Important Additions to Your Birdbath

Various Depths: Different birds need different depths of water, from 1 to 3 inches according to this helpful book by the National Wildlife Federation. It’s best to have a gradually sloping birdbath so your visitors can wade in to their preferred depth. With a flat birdbath, you can add rocks to create different depths.

Escape Route: Make sure that anyone who accidentally slips into your birdbath has a way out, especially if you pick one with a tall border like mine. Mossy sticks create a natural look and offer an easy exit for smaller creatures like bumble bees.

Related: Create a modern bee bath watering station

Birdbath with rocks, pebbles and mossy sticks to provide various depths and escape routes

Texture: Birds don’t like slipping around in a glossy bowl. If your birdbath isn’t naturally textured like stone, try adding rocks or sticks that birds can perch on.

Moving Water (Nice to Have): This isn’t required, but some visitors — especially hummingbirds — prefer moving water. You can get a water fountain to attract them. Solar fountains are affordable but they need direct sun, so you might want to use them in a larger water feature that won’t overheat too fast.

How to Clean a Birdbath

Observe your birdbath to see how often it needs fresh water. The Audubon Society suggests refilling birdbaths every other day. I’ve noticed some of my shallow birdbaths need more water daily.

In addition to keeping the water fresh, it’s important to occasionally clean the birdbath with a mixture of nine parts water to one part vinegar. Try an eco-friendly dish scrubber to remove any grime.

Modern gray birdbath hanging in a plum tree

More Modern Birdbath Ideas

If you prefer the DIY route, it’s easy to make your own birdbath. Just pick a durable platter or plant saucer and add water. I have a gray platter with river rocks as my ground-level birdbath, and it’s getting daily action.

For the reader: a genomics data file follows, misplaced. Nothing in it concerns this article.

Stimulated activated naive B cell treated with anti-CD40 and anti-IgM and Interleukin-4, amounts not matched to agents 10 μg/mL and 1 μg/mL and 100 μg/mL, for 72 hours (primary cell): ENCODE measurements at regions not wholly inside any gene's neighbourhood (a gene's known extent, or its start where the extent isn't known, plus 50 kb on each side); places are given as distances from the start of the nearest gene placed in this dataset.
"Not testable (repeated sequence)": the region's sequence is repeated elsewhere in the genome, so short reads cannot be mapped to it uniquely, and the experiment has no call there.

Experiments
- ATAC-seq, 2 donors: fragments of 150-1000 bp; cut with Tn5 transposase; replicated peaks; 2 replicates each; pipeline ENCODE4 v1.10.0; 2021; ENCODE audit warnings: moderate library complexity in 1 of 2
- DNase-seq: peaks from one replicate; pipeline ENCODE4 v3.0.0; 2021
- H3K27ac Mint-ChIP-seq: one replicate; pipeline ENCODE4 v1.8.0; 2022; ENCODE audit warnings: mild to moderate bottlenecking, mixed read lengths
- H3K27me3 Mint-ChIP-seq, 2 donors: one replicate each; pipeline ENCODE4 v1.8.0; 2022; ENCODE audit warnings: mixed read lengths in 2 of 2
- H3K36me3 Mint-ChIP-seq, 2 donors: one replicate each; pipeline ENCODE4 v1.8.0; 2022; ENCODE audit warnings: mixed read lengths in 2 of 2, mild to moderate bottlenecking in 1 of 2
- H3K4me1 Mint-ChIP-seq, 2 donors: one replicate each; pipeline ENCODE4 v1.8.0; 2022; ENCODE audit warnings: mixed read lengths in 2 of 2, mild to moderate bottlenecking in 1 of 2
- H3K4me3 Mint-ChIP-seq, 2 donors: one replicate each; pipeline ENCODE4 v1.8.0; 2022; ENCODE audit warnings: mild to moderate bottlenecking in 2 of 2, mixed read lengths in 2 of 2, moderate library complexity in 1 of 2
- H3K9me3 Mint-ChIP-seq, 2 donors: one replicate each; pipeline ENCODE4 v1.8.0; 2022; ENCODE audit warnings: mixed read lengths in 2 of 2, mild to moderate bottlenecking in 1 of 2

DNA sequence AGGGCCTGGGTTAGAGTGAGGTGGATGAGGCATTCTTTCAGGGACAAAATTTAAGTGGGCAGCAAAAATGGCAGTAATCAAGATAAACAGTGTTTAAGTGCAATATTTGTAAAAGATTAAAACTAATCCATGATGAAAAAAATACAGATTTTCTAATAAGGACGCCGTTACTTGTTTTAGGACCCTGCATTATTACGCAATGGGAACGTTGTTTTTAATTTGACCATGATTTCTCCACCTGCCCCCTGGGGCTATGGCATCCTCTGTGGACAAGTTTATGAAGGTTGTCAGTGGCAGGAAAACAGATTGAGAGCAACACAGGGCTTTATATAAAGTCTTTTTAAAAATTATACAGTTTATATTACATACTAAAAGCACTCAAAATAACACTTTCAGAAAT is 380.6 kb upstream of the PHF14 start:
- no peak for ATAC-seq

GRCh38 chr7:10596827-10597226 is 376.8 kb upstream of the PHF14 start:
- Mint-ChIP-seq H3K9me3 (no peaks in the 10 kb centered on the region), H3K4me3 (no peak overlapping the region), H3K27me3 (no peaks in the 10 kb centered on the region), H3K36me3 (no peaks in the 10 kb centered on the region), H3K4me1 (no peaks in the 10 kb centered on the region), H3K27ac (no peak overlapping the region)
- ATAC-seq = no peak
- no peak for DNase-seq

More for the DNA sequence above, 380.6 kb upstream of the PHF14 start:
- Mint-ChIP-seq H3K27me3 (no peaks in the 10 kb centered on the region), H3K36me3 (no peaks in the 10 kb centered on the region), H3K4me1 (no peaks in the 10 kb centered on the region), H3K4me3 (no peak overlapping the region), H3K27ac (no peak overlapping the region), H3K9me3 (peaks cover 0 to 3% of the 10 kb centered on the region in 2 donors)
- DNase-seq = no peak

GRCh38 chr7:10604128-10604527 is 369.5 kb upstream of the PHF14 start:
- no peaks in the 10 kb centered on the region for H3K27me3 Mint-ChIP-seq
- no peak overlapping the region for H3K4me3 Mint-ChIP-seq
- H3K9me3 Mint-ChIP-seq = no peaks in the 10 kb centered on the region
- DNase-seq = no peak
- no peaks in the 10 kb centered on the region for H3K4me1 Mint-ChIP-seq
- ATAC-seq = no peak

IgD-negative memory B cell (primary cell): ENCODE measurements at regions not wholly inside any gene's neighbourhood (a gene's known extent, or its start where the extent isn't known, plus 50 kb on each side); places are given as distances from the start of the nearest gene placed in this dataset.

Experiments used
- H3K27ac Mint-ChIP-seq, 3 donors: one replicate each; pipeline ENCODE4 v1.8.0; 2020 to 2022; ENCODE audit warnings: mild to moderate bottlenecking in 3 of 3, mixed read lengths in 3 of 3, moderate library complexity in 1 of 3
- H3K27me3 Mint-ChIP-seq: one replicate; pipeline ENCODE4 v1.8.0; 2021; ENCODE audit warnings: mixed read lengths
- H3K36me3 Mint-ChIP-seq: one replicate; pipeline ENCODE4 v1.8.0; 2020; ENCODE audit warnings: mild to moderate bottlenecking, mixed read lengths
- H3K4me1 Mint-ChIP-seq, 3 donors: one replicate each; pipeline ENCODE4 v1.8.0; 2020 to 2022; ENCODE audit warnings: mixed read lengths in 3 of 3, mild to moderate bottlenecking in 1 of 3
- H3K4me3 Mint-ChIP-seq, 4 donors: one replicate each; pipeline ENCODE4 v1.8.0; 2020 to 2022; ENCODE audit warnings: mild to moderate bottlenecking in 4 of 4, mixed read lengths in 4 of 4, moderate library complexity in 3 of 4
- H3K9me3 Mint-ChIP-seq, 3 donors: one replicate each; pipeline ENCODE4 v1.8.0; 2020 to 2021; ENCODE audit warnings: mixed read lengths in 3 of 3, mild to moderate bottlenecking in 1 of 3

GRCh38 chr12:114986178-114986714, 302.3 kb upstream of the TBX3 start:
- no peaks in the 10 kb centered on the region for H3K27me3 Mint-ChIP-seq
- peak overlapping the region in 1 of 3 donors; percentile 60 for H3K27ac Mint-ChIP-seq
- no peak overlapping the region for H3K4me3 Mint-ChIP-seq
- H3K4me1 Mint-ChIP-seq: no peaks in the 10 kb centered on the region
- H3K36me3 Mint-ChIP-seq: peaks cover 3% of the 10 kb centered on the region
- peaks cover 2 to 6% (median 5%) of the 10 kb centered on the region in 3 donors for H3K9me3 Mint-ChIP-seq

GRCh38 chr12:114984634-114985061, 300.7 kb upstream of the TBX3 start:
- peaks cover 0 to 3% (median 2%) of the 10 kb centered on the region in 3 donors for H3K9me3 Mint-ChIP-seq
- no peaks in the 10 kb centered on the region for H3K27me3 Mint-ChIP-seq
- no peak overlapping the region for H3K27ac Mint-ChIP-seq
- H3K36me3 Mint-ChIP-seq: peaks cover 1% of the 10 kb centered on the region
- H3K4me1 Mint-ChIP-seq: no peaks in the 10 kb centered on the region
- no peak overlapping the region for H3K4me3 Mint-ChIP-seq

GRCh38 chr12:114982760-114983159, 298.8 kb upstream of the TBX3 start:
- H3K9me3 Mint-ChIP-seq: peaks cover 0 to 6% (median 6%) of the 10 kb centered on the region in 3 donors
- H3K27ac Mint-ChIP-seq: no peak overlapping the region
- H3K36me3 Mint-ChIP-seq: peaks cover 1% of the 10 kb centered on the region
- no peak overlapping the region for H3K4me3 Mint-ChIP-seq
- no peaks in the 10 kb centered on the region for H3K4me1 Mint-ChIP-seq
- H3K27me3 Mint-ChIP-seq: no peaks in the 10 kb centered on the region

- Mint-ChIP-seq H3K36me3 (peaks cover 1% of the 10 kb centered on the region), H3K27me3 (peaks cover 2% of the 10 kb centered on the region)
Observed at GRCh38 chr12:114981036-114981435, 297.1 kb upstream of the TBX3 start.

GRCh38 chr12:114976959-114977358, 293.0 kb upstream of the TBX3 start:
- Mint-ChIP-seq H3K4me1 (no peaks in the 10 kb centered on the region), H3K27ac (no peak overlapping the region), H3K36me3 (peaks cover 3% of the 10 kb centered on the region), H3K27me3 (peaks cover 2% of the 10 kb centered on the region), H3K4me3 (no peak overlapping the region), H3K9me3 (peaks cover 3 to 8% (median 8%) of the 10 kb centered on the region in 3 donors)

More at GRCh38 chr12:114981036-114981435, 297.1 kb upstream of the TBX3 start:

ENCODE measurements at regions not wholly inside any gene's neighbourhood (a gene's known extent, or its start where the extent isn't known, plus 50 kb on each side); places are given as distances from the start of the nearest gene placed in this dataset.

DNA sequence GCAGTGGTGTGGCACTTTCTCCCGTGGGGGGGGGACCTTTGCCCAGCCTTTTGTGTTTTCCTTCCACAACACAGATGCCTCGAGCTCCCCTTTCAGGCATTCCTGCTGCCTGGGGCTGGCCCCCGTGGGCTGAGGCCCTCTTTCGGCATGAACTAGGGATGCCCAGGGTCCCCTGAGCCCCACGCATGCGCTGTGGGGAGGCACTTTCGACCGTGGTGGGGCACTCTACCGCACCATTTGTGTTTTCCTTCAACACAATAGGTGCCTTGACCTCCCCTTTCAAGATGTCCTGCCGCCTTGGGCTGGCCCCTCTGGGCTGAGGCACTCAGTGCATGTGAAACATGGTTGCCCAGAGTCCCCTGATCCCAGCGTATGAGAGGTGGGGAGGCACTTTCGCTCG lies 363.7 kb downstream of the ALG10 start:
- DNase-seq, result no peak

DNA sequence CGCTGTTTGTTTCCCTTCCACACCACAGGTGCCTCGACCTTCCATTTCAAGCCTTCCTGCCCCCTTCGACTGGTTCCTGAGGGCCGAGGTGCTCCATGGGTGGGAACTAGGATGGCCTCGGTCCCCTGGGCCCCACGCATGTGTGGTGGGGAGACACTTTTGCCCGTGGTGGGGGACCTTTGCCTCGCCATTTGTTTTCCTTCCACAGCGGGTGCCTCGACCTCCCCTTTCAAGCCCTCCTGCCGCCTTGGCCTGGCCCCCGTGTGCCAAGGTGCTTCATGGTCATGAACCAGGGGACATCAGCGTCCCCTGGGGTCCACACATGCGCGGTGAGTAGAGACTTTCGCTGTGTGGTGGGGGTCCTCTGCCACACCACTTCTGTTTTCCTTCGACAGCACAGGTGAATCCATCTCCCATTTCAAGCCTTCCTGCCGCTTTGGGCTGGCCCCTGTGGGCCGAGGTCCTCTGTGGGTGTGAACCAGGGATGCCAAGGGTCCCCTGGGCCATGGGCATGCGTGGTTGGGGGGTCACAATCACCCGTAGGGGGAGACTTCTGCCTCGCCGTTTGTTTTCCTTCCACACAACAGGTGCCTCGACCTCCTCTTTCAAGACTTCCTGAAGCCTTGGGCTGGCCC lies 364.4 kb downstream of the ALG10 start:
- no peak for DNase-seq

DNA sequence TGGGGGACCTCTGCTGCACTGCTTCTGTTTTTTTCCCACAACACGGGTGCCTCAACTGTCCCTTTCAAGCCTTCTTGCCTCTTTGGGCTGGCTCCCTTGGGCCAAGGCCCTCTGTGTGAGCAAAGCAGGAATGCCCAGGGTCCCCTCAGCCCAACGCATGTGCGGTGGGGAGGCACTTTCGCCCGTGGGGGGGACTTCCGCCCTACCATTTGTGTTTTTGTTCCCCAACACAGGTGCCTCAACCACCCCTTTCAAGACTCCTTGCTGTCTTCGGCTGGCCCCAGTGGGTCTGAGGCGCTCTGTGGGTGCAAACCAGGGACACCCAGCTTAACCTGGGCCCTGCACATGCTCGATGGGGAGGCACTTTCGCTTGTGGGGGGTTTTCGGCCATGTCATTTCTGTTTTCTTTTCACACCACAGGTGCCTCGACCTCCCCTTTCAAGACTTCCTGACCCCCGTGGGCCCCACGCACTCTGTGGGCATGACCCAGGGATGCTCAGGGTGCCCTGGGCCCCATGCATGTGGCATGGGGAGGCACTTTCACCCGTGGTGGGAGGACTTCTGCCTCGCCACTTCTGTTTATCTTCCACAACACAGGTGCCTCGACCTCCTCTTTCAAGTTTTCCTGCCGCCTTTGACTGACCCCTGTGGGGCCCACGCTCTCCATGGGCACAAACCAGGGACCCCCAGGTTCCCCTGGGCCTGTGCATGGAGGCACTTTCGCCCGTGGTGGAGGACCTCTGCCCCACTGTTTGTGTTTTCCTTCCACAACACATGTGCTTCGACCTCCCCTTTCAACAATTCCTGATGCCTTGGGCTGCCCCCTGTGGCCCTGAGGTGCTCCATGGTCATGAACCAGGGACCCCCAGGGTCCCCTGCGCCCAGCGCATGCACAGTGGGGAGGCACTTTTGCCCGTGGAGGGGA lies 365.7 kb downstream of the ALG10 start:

You might also like these pretty DIY birdbaths from other sites:

And for the ultimate mid-century throwback, you could start a flock of pink flamingo birdbaths.

Modern birdbath ideas
Modern birdbaths

2 thoughts on “Modern Birdbaths That Actually Look Good”

  1. WOW! I didn’t realize there are so many choices for birdbaths. I like the ones you have chosen! I also like the seafoam one (but saw it is a bit spendy.) The flamingo ones are awesome! We have had some cool birds here over the winter and into spring. Even got a bird feeder last year and food. But the pigeons (which we were told 21 years ago in our welcome kit when we moved here) are nuisances here in Vegas. (You are allowed to poison them which we wouldn’t do because of pets.) So we don’t do a birdbath to invite them. The doves, yes we love and hummingbirds which we have 2 feeders for. You guys have so many wonderful species of birds in your area it’s great you provide comfort for them!

    • Thanks, Judy! Haha, the flamingo birdbaths are so fun! I think it would look great to set up a bunch of them together in an over-the-top retro display.

      More and more birds have been discovering my birdbaths, and I’m having the best time watching them each day. They are adorable!